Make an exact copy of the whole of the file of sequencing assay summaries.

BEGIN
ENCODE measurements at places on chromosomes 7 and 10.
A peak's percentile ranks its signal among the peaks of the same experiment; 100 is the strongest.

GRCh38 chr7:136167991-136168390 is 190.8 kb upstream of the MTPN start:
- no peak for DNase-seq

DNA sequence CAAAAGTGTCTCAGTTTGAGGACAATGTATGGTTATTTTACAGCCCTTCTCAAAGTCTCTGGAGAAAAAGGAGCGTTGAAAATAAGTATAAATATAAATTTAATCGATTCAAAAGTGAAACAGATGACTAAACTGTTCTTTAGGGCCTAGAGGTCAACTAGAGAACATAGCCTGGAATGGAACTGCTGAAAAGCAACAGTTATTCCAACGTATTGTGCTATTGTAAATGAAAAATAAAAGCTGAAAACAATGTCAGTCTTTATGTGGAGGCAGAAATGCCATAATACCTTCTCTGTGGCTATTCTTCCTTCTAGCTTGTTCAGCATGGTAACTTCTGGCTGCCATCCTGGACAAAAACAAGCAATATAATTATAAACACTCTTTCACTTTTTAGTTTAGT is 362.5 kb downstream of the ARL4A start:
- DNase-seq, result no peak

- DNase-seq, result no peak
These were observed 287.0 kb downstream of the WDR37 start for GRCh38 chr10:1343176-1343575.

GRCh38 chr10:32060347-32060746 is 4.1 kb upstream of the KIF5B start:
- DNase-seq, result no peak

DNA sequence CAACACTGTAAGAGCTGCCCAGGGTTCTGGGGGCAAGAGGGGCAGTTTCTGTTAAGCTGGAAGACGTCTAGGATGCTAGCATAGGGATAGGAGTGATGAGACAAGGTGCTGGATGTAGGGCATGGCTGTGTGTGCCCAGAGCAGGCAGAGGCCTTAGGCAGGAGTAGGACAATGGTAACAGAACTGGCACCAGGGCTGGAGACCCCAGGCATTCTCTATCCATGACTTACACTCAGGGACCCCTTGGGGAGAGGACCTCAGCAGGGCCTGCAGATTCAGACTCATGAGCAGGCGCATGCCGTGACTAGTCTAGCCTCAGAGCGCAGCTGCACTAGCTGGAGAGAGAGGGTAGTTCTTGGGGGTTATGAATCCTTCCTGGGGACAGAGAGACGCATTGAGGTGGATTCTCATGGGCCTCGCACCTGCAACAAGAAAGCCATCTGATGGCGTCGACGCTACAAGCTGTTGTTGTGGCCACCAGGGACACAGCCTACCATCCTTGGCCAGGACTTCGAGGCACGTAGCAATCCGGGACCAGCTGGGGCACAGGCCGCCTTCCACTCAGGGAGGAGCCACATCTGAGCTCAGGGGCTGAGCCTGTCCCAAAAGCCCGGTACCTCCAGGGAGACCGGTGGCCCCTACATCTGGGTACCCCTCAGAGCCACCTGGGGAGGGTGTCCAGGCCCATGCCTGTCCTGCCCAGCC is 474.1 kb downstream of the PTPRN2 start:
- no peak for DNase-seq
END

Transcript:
ENCODE measurements at places on chromosomes 7 and 10.
A peak's percentile ranks its signal among the peaks of the same experiment; 100 is the strongest.

GRCh38 chr7:136167991-136168390 is 190.8 kb upstream of the MTPN start:
- no peak for DNase-seq

DNA sequence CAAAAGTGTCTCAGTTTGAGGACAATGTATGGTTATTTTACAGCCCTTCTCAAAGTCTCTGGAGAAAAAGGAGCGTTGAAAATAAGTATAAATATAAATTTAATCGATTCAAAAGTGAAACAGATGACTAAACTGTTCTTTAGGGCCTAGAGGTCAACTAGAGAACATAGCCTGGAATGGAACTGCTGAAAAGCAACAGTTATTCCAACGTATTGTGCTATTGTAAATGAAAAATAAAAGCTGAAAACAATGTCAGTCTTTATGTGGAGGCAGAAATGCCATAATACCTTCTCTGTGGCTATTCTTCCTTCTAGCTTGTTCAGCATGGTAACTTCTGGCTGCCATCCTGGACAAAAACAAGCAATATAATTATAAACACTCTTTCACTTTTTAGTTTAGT is 362.5 kb downstream of the ARL4A start:
- DNase-seq, result no peak

- DNase-seq, result no peak
These were observed 287.0 kb downstream of the WDR37 start for GRCh38 chr10:1343176-1343575.

GRCh38 chr10:32060347-32060746 is 4.1 kb upstream of the KIF5B start:
- DNase-seq, result no peak

DNA sequence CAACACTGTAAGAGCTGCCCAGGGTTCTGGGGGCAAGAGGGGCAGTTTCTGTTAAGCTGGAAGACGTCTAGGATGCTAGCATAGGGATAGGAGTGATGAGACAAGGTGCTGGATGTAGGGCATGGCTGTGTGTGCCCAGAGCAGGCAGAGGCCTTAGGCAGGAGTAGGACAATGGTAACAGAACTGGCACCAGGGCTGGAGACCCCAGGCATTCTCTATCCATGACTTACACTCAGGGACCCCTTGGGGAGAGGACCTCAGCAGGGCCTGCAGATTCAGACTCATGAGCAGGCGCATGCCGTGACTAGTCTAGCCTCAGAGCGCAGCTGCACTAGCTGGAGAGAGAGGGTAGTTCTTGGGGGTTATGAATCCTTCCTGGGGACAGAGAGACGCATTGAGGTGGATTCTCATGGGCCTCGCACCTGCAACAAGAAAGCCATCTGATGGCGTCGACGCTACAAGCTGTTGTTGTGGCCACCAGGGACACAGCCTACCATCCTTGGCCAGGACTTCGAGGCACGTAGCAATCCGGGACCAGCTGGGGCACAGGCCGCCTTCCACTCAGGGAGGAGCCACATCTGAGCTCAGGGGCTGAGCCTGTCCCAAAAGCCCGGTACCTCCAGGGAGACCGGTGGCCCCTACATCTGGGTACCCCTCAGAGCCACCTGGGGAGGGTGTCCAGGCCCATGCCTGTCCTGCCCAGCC is 474.1 kb downstream of the PTPRN2 start:
- no peak for DNase-seq